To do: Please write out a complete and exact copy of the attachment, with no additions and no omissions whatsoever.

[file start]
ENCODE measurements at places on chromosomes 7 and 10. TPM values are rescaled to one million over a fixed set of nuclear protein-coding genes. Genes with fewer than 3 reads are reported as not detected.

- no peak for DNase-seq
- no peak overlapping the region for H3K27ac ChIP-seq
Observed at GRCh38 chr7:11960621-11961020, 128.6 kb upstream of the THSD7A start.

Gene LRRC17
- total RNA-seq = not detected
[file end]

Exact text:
ENCODE measurements at places on chromosomes 7 and 10. TPM values are rescaled to one million over a fixed set of nuclear protein-coding genes. Genes with fewer than 3 reads are reported as not detected.

- no peak for DNase-seq
- no peak overlapping the region for H3K27ac ChIP-seq
Observed at GRCh38 chr7:11960621-11961020, 128.6 kb upstream of the THSD7A start.

Gene LRRC17
- total RNA-seq = not detected